Muslims across the United States are more likely to reject violence than other Americans, but they’re also experiencing violence and retaliation on a broad level, according to a sweeping new survey on Muslim life in the United States.
The survey, released Tuesday, indicates that rising Islamophobia has left U.S. Muslims in a precarious place, worried about the future under President Trump’s leadership. Conducted by the non-profit Institute for Social Policy and Understanding (ISPU) and co-authored by ISPU Director of Research Dalia Mogahed and ISPU Fellow Youssef Chouhoud, the annual poll surveys a number of faith groups including Muslims, Jews, Catholics, Protestants, white Evangelicals, and unaffiliated individuals.
The survey measures attitudes and policy preferences in addition to tracking key trends. This year, the poll also included a new component, an Islamophobia Index developed along with Georgetown University’s Bridge Initiative that measures anti-Muslim prejudice across the country, using “an additive scale ranging from 0 to 100…(with 0 as the lowest level of prejudice and 100 as the highest).”
Among the most striking findings is the extent to which Muslims condemn violence while simultaneously documenting the animosity of their neighbors and government.
Three quarters (76 percent) of U.S. Muslims overwhelmingly reject violence against civilians, compared to 59 percent of the general public. When it comes to targeting and killing civilians, only 12 percent of Muslims say such actions “can ‘often’ or ‘sometimes’ be justified” (for the general public, those numbers are at 14 percent).
At the same time, Muslims disproportionately report religious discrimination, with 61 percent of respondents saying they had encountered Islamophobia. Sixty-two percent of Muslims either strongly or somewhat agreed with the statement “most people associate negative stereotypes with my faith identity.” Muslim women were particularly vulnerable: 75 percent said they had experienced religious bias, compared with 40 percent of women overall.
The community is also internalizing stigma.
“One of the most important and surprising findings we got in this study was the degree to which Muslims have themselves internalized negative stereotypes about their own community,” said Mogahed, ISPU director of research. “That does underscore the power of the media and political rhetoric that day in and day out paints a narrative of Muslims in a certain way, that Muslims themselves are not immune to adopting that idea.”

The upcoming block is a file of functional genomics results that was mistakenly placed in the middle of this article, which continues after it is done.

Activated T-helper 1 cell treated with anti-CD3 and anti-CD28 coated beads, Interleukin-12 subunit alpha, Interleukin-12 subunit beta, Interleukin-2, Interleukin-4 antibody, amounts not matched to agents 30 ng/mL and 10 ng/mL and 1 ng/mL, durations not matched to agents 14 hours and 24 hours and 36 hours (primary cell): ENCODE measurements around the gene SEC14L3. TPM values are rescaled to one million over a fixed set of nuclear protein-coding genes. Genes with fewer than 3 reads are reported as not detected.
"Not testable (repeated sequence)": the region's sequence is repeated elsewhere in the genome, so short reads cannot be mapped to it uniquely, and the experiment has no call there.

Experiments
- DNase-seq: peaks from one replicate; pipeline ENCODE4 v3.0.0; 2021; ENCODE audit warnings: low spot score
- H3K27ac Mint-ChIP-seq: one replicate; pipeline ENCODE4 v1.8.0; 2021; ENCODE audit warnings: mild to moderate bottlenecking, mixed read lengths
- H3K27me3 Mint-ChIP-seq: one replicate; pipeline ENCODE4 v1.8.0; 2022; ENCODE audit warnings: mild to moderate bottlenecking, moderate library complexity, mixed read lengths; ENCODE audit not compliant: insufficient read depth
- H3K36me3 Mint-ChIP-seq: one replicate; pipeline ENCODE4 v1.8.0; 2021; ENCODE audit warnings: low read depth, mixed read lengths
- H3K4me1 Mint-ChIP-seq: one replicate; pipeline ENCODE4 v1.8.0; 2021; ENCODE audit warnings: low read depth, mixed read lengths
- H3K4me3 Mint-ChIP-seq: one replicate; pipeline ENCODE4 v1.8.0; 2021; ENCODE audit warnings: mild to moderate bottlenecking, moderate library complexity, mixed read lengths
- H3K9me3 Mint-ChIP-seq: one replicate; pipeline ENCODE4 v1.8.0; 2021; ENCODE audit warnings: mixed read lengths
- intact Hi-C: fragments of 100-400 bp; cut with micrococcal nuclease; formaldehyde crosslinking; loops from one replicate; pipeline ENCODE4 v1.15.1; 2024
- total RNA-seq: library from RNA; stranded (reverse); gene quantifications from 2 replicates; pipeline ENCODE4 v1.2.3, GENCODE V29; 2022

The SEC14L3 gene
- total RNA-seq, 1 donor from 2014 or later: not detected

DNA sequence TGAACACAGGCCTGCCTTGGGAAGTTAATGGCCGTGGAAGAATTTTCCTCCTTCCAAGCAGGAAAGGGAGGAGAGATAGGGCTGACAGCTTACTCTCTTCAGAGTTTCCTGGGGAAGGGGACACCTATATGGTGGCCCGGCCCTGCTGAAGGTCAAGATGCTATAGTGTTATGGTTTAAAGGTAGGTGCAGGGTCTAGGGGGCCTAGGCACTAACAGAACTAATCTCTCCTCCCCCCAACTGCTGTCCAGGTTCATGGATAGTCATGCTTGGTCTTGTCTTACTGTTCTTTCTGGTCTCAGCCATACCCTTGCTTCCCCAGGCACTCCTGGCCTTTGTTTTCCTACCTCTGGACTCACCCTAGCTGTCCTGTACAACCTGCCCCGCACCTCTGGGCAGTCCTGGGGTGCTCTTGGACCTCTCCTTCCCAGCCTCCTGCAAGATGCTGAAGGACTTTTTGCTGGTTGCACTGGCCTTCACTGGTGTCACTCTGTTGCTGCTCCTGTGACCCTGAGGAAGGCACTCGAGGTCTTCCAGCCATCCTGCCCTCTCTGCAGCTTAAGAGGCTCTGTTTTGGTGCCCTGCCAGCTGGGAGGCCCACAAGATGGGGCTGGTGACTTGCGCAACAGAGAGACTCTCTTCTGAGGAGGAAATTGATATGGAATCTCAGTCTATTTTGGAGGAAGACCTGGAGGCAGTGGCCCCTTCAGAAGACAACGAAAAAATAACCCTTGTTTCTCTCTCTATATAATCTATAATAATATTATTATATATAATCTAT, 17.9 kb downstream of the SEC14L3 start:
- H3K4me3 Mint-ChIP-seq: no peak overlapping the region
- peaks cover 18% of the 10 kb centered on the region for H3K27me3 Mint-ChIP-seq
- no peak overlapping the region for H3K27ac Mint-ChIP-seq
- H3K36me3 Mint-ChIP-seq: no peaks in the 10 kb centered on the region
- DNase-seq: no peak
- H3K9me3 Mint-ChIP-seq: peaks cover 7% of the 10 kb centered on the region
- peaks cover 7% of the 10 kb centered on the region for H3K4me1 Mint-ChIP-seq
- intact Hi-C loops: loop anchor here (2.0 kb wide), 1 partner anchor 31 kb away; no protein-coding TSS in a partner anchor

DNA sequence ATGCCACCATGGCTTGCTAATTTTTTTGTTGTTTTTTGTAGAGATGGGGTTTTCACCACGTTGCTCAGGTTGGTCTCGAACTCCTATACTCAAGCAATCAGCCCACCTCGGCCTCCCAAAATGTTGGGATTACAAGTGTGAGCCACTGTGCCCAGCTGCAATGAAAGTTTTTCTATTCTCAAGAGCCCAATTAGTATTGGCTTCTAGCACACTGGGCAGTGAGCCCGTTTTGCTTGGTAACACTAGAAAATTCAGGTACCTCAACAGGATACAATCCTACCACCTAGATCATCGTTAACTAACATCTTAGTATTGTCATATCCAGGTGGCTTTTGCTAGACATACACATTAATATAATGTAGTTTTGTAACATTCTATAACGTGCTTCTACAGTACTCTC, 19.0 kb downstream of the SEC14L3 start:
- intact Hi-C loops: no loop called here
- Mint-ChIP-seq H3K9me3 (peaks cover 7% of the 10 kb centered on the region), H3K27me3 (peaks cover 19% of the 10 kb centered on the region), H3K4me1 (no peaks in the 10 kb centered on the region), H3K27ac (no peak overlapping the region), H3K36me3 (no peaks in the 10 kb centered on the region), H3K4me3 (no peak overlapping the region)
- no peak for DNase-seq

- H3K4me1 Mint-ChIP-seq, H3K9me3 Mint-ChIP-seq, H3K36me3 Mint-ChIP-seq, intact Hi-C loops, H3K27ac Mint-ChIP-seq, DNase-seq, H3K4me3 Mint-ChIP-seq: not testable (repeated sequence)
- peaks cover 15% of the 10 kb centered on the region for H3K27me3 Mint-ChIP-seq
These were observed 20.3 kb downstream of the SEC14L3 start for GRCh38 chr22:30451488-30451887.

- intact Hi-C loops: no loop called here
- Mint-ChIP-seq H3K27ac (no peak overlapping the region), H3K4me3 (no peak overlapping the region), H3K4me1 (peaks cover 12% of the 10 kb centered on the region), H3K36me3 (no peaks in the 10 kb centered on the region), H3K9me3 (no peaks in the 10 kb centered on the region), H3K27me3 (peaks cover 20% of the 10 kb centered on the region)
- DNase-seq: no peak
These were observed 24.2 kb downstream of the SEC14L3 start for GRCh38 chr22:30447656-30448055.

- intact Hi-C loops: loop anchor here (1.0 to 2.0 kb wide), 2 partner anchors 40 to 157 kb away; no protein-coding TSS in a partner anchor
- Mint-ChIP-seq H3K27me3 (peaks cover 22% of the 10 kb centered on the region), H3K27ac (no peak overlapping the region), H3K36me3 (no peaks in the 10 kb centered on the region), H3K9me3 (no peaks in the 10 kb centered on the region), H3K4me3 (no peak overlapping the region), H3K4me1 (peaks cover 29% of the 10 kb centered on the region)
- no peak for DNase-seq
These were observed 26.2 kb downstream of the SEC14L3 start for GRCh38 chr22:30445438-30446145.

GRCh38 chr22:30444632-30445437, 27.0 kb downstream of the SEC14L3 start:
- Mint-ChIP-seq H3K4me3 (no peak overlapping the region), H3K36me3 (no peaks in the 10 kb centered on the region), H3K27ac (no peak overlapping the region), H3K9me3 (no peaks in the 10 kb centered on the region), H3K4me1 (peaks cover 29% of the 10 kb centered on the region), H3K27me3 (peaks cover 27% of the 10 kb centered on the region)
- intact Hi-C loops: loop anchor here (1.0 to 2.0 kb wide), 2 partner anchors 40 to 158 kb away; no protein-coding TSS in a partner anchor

Thirty percent of Muslims agreed with the sentiment that their community was “more prone to negative behavior than other people” — 13 percent or fewer of all other faith groups answered similarly. Jews and Muslims collectively were the communities most likely to feel ashamed of violence committed by their peers, at 59 and 62 percent respectively.
But Muslims are also becoming more politically engaged. Only 27 percent of respondents indicated they were satisfied with the country’s current trajectory under Trump and a mere 13 percent said they approved of the president’s performance. That seems to be translating to electoral action: 75 percent are registered to vote, a 7 percent spike over last year’s numbers — which itself marks an 8 percent rise from 2016.
The survey indicates that Muslims and non-Muslims alike support civil rights more broadly and reject efforts like the president’s travel ban, also referred to as the “Muslim ban,” due to its outsized impact on travelers and immigrants from Muslim-majority nations. Sixty-three percent of respondents did not support the surveillance of mosques and an overwhelming majority of all groups “want to live in a country where no one is targeted for their religious identity.”
Rising hate crimes targeting minority communities have been documented across the United States over the course of the past two years. Many have linked that phenomenon to the rhetoric espoused by Trump, both during his candidacy and presidency. Muslims, Jews, people of color, immigrants, and the LGBTQ community have all reported numerous incidents of violence.
In addition to being singled out by Trump, Muslims have also suffered the consequences of warped media coverage. A separate study conducted by ISPU and released earlier this month found that perpetrators viewed as Muslim received twice the amount of print attention overall when their acts were carried out as effectively as those orchestrated by non-Muslims. Unsuccessful incidents generated seven-and-a-half times as much coverage.
Legal consequences also differed dramatically. ISPU found that prosecutors sought sentences three times longer for Muslim perpetrators and that Muslims ultimately received sentences that were on average four times as long as their counterparts.
But ISPU’s latest survey indicates that environment has yet to truly shift how U.S. Muslims see themselves. Most still identify strongly with both their faith — Muslims were as likely as Protestants and white Evangelicals, and more likely than Jews, Catholics, and other groups, to say their faith is important to how they view themselves.
They also still associate strongly with the country where they live: the study notes that “the vast majority of Americans of all backgrounds studied say being an American is important to the way they think of themselves.”
“A higher religious identity correlates with a higher American identity among all Americans, especially Muslims,” the study concludes.